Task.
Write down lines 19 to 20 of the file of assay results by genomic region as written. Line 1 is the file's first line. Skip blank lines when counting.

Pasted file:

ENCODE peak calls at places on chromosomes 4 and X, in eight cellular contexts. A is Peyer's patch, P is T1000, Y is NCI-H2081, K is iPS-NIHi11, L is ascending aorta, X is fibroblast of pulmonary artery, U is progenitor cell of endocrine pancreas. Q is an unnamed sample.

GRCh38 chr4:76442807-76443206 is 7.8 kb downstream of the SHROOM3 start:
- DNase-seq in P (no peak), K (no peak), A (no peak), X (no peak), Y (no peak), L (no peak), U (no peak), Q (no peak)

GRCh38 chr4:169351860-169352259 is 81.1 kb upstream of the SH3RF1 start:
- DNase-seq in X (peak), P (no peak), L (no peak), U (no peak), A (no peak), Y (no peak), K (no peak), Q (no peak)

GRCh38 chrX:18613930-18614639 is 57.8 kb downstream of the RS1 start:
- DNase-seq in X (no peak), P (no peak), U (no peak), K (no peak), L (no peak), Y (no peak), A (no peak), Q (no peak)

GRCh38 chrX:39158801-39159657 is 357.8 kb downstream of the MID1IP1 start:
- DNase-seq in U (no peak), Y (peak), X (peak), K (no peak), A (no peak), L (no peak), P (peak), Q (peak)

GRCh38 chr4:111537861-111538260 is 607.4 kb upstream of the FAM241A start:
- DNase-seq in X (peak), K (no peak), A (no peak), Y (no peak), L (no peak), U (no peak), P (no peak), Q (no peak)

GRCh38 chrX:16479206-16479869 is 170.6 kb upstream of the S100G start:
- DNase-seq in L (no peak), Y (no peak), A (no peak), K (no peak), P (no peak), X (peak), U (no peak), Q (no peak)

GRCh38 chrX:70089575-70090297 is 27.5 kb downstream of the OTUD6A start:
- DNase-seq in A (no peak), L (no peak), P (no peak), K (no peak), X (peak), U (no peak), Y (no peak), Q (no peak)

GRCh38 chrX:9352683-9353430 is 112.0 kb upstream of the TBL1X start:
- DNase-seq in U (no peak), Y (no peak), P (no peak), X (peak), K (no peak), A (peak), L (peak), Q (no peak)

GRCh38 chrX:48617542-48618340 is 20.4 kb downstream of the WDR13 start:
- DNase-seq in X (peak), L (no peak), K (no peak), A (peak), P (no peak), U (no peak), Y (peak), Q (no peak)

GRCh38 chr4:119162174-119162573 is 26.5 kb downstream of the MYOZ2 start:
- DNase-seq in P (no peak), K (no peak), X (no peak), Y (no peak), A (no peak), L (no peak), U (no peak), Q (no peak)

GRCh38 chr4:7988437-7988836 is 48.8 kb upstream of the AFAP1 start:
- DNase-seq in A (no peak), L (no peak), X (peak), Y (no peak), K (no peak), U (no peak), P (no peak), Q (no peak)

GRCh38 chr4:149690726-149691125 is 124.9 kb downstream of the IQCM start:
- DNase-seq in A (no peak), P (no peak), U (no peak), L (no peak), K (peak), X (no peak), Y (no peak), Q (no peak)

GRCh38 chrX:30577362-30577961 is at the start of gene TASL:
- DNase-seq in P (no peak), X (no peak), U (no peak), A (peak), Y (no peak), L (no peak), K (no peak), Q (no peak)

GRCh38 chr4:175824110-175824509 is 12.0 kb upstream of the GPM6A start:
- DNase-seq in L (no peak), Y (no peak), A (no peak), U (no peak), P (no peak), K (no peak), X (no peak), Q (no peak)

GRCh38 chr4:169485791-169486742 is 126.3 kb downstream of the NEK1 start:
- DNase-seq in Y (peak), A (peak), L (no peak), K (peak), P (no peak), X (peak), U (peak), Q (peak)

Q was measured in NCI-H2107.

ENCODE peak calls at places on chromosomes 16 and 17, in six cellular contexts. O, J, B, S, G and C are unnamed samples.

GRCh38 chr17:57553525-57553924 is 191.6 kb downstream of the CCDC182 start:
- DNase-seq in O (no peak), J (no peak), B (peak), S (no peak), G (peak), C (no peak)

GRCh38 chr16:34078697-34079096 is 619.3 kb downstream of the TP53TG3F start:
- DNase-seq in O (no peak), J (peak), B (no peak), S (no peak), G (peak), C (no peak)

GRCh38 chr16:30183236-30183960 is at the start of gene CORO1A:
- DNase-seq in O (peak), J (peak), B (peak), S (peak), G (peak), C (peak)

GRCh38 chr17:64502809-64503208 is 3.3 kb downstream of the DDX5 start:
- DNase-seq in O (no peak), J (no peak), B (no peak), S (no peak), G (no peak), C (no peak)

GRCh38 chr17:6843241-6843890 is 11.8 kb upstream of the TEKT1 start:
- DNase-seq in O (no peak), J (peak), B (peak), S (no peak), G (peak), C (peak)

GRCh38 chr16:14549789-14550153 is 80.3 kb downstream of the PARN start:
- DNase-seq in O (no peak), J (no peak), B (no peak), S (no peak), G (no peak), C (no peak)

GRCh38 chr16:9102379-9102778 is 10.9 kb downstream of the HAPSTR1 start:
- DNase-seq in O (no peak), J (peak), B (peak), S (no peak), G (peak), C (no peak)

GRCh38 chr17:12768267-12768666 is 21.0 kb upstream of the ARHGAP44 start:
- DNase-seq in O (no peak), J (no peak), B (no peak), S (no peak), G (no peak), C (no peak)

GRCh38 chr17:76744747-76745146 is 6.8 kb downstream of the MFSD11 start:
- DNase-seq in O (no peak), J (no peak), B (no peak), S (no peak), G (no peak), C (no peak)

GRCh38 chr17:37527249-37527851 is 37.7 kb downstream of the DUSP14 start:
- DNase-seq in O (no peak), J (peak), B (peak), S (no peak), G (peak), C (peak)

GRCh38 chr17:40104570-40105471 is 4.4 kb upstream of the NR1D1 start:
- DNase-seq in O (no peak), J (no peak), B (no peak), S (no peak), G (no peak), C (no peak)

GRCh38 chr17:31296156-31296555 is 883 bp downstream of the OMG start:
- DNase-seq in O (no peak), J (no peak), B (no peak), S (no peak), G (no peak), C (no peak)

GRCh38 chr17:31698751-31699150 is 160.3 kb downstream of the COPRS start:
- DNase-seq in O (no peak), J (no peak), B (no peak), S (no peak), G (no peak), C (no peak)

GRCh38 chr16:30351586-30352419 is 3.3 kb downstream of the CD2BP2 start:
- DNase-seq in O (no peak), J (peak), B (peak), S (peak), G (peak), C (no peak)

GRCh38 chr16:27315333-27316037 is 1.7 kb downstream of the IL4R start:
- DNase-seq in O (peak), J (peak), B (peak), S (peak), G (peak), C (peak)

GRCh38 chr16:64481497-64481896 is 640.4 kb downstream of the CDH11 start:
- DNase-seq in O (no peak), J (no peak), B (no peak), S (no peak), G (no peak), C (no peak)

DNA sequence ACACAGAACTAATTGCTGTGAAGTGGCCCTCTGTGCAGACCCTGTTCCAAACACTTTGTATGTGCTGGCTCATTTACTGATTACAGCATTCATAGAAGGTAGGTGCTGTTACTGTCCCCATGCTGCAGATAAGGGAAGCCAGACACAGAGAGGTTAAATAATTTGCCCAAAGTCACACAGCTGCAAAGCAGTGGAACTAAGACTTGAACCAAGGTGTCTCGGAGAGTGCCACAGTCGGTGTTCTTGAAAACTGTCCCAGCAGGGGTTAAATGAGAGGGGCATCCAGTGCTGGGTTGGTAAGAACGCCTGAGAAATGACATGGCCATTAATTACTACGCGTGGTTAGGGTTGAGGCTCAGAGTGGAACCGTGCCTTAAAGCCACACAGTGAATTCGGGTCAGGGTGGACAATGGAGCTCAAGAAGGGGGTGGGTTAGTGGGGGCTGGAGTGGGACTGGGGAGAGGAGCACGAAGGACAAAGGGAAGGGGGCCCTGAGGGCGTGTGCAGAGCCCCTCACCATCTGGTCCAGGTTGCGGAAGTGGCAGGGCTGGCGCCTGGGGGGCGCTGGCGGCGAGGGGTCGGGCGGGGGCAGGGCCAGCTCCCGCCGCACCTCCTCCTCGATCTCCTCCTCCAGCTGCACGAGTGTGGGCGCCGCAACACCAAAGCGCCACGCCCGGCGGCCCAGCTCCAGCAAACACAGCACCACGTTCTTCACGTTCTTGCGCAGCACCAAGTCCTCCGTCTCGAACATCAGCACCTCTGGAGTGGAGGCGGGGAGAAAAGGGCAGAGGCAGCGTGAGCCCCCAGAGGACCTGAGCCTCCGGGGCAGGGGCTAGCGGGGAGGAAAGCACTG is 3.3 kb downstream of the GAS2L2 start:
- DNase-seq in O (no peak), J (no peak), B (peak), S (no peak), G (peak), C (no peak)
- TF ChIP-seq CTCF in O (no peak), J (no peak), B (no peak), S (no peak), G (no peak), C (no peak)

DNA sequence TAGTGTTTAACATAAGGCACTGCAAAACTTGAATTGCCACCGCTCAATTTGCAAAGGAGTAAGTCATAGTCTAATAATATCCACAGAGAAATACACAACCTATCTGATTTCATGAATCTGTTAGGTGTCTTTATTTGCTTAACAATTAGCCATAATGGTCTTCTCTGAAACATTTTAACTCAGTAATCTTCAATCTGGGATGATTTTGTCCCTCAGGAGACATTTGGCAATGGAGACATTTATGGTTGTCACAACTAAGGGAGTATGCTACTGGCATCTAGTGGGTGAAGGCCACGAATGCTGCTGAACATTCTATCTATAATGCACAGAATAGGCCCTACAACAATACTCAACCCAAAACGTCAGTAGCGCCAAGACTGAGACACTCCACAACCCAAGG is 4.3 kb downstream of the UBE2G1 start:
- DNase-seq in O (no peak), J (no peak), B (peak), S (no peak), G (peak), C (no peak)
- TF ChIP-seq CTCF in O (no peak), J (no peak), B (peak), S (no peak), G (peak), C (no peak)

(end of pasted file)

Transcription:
- DNase-seq in X (peak), L (no peak), K (no peak), A (peak), P (no peak), U (no peak), Y (peak), Q (no peak)

GRCh38 chr4:119162174-119162573 is 26.5 kb downstream of the MYOZ2 start: